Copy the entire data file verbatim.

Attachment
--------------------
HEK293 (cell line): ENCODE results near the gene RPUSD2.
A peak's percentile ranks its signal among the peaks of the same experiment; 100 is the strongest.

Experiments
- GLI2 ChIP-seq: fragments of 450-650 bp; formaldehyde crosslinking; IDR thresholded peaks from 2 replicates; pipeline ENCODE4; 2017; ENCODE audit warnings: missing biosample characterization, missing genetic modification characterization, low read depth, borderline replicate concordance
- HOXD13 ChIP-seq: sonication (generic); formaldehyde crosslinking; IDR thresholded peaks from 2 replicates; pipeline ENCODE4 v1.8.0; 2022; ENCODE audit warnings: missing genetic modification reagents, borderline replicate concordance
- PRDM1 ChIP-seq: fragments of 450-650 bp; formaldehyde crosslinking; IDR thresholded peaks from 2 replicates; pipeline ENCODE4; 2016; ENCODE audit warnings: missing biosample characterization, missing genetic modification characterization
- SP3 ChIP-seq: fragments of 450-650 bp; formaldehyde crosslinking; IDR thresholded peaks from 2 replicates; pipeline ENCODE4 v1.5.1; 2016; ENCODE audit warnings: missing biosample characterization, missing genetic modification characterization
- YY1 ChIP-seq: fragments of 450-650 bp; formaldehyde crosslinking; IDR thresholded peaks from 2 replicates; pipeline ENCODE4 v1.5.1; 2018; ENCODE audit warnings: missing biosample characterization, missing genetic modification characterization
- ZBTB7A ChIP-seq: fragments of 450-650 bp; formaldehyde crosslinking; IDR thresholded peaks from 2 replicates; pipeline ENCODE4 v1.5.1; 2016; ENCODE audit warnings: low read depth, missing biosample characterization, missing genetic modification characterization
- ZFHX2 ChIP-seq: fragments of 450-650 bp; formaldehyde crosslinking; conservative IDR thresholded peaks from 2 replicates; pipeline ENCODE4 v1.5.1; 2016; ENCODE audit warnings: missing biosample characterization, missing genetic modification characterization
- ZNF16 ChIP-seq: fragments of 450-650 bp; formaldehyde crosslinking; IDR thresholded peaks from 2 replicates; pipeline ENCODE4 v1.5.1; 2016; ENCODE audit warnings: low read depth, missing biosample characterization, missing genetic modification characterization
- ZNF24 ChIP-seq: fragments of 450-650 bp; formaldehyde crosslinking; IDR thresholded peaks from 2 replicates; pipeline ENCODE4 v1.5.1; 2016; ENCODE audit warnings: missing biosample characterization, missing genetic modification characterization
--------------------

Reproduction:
HEK293 (cell line): ENCODE results near the gene RPUSD2.
A peak's percentile ranks its signal among the peaks of the same experiment; 100 is the strongest.

Experiments
- GLI2 ChIP-seq: fragments of 450-650 bp; formaldehyde crosslinking; IDR thresholded peaks from 2 replicates; pipeline ENCODE4; 2017; ENCODE audit warnings: missing biosample characterization, missing genetic modification characterization, low read depth, borderline replicate concordance
- HOXD13 ChIP-seq: sonication (generic); formaldehyde crosslinking; IDR thresholded peaks from 2 replicates; pipeline ENCODE4 v1.8.0; 2022; ENCODE audit warnings: missing genetic modification reagents, borderline replicate concordance
- PRDM1 ChIP-seq: fragments of 450-650 bp; formaldehyde crosslinking; IDR thresholded peaks from 2 replicates; pipeline ENCODE4; 2016; ENCODE audit warnings: missing biosample characterization, missing genetic modification characterization
- SP3 ChIP-seq: fragments of 450-650 bp; formaldehyde crosslinking; IDR thresholded peaks from 2 replicates; pipeline ENCODE4 v1.5.1; 2016; ENCODE audit warnings: missing biosample characterization, missing genetic modification characterization
- YY1 ChIP-seq: fragments of 450-650 bp; formaldehyde crosslinking; IDR thresholded peaks from 2 replicates; pipeline ENCODE4 v1.5.1; 2018; ENCODE audit warnings: missing biosample characterization, missing genetic modification characterization
- ZBTB7A ChIP-seq: fragments of 450-650 bp; formaldehyde crosslinking; IDR thresholded peaks from 2 replicates; pipeline ENCODE4 v1.5.1; 2016; ENCODE audit warnings: low read depth, missing biosample characterization, missing genetic modification characterization
- ZFHX2 ChIP-seq: fragments of 450-650 bp; formaldehyde crosslinking; conservative IDR thresholded peaks from 2 replicates; pipeline ENCODE4 v1.5.1; 2016; ENCODE audit warnings: missing biosample characterization, missing genetic modification characterization
- ZNF16 ChIP-seq: fragments of 450-650 bp; formaldehyde crosslinking; IDR thresholded peaks from 2 replicates; pipeline ENCODE4 v1.5.1; 2016; ENCODE audit warnings: low read depth, missing biosample characterization, missing genetic modification characterization
- ZNF24 ChIP-seq: fragments of 450-650 bp; formaldehyde crosslinking; IDR thresholded peaks from 2 replicates; pipeline ENCODE4 v1.5.1; 2016; ENCODE audit warnings: missing biosample characterization, missing genetic modification characterization